3. The converter-mufiler unit of claim 1 further characterized in that a gas inlet means is provided to each end of said gas receiving conduit from the respective ends of the unit.

4. The converter-murder unit of claim 1 further characterized in that longitudinal bafile means extend radially outwardly along the outer side wall portions of said gas receiving conduit within each of said particle retaining sections, whereby to preclude channeling of gas flow directly adjacent said conduit.

5. The converter-mufiier unit of claim 1 further characterized in that an outer casing encloses said housing at a spaced distance providing an annular shaped heat exchange section around at least a portion of said housing, and fiuid inlet and outlet port means to said casing provide for the heating of a heat exchange medium therein.

6. The converter-muffler unit of claim 1 further characterized in that at least one end portion of said outer casing is provided with inwardly projecting sleeve means to have a slip-fit with said axial gas receiving conduit and to have a s1ip-fit with the end of the periphery of said confined housing, and pin and slot means are provided between said sleeve means and said confined housing to maintain alignment of the particle retaining sections in said unit.

References Cited UNITED STATES PATENTS 3,041,149 6/1962 Houdry 23-288.3 3,167,400 1/1965 Fisher 23288.3 3,168,806 2/1965 Calvert 23-288.3 X 3,186,807 6/1965 Bolek 23-2883 3,223,491 12/1965 Maillie et al. 23-288.3 3,290,121 12/1966 Malkiewicz 23-2883 JOSEPH SCOVRONEK, Primary Examiner.

Patent Citations
Cited PatentFiling datePublication dateApplicantTitle
US3041149 *Aug 7, 1958Jun 26, 1962Oxy Catalyst IncCatalytic muffler
US3167400 *Jul 30, 1962Jan 26, 1965Norris Thermador CorpCatalytic converter
US3168806 *May 3, 1962Feb 9, 1965Oxy Catalyst IncApparatus for improving the purification of exhaust gases from an internal combustion engine
US3186807 *Jan 2, 1962Jun 1, 1965Universal Oil Prod CoConverter-muffler
US3223491 *Sep 27, 1962Dec 14, 1965Firestone Tire & Rubber CoMuffler construction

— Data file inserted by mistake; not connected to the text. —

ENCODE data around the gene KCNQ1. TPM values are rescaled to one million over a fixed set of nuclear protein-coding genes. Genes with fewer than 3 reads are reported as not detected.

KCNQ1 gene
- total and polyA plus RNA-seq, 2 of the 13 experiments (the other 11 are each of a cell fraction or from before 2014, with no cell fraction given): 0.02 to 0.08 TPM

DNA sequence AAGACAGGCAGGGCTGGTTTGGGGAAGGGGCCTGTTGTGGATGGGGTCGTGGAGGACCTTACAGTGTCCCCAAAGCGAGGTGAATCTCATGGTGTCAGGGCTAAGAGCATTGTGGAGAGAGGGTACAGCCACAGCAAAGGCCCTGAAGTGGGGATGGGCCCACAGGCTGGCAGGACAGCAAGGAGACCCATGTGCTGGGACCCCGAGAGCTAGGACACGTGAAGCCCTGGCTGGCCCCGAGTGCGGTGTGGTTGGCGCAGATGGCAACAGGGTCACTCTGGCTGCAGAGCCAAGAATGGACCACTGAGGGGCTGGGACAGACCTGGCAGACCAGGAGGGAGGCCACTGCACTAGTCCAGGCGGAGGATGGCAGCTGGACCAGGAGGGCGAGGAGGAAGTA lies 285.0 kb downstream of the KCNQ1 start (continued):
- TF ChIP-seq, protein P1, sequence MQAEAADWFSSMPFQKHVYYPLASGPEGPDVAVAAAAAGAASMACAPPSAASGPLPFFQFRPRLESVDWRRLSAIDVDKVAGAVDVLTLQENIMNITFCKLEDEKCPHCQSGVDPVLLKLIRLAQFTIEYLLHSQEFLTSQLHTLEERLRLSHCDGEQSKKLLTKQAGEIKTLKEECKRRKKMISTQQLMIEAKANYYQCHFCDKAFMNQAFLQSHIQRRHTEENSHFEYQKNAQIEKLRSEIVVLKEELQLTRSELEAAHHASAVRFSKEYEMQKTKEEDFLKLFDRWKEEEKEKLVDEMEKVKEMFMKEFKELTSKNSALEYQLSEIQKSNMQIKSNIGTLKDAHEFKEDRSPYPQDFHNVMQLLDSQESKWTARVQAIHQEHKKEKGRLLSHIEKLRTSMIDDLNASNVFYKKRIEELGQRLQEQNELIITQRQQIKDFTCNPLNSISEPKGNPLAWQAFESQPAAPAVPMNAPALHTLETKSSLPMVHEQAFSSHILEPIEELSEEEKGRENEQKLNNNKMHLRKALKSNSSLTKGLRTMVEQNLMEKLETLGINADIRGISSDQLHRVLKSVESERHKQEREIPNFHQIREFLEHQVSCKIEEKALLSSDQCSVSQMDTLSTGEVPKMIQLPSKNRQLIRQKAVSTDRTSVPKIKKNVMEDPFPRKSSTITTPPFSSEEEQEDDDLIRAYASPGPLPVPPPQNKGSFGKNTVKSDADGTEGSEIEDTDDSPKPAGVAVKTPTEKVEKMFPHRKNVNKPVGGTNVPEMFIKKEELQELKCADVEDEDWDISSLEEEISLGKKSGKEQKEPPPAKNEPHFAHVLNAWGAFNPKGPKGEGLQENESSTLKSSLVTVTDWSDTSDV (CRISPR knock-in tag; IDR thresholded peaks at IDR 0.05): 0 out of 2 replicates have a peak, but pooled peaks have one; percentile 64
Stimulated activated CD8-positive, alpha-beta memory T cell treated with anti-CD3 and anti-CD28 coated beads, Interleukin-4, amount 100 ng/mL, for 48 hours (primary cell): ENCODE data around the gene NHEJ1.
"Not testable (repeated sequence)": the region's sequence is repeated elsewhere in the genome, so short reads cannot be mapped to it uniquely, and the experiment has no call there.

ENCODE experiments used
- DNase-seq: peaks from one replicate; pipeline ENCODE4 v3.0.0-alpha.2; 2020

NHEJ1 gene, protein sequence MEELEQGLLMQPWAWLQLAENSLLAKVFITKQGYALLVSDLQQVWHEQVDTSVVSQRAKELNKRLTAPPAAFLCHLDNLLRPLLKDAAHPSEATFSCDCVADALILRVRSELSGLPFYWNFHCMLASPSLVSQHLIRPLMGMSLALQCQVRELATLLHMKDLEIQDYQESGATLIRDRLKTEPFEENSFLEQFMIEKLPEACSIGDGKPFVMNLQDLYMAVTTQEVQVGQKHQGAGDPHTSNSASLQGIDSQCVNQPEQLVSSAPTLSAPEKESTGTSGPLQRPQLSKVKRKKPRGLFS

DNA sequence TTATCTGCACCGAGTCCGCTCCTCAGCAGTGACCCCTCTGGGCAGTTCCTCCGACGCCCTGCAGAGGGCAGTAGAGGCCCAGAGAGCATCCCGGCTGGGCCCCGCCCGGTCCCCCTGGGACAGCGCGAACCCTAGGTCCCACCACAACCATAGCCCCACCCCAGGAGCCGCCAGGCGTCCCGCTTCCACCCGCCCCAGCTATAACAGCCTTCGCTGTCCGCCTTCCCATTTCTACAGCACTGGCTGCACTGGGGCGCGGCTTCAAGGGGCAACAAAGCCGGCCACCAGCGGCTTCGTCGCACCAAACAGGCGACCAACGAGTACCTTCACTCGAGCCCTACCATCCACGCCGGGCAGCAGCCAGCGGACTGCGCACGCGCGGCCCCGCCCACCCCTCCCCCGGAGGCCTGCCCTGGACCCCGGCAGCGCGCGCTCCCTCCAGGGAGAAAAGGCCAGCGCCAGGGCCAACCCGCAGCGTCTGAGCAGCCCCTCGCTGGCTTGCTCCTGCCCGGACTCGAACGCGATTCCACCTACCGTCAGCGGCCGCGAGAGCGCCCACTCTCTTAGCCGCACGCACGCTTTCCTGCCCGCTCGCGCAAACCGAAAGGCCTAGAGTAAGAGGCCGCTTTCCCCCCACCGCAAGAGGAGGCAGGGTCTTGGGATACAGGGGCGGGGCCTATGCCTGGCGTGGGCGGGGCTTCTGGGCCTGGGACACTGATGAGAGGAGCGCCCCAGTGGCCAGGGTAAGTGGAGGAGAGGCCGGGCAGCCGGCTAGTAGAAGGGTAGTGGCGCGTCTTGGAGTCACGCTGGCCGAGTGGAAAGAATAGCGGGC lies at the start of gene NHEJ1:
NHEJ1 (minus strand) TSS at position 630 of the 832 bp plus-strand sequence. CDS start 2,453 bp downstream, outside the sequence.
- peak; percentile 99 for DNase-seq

US3290121 *Aug 22, 1963Dec 6, 1966Walker Mfg CoCatalytic muffler embodying internal reservoir
Referenced by
Citing PatentFiling datePublication dateApplicantTitle
US3485593 *Jun 9, 1967Dec 23, 1969Ethyl CorpExhaust treating device
US3511617 *Jun 9, 1967May 12, 1970Ethyl CorpCatalytic muffler
US3881316 *May 14, 1973May 6, 1975Toyota Motor Co LtdExhaust gas purifying device for an internal combustion engine
US4246235 *Mar 13, 1978Jan 20, 1981Engelhard Minerals & Chemicals CorporationHorizontal flow catalytic reactor
US5393499 *Dec 2, 1993Feb 28, 1995Corning IncorporatedHeated cellular substrates
US7537083 *Jan 23, 2006May 26, 2009Silentor Holdings A/SSilencer containing one or more porous bodies
US7610993 *Aug 26, 2005Nov 3, 2009John Timothy SullivanFlow-through mufflers with optional thermo-electric, sound cancellation, and tuning capabilities
EP1108121A1 *Aug 13, 1999Jun 20, 2001Gregory M. MaroccoCatalytic converter and resonator combination
Classifications
U.S. Classification422/173, 422/177, 181/239, 60/299, 181/237, 422/634, 422/607
International ClassificationF01N5/02, F01N3/28, B01D53/86
Cooperative ClassificationF01N3/2846, F01N5/02, Y02T10/16, F01N2470/14, F01N3/2889, F01N2470/18, F01N2260/10, F01N2330/08, F01N2470/16, F01N2240/02, B01D53/86
European ClassificationB01D53/86, F01N3/28D6, F01N3/28C6, F01N5/02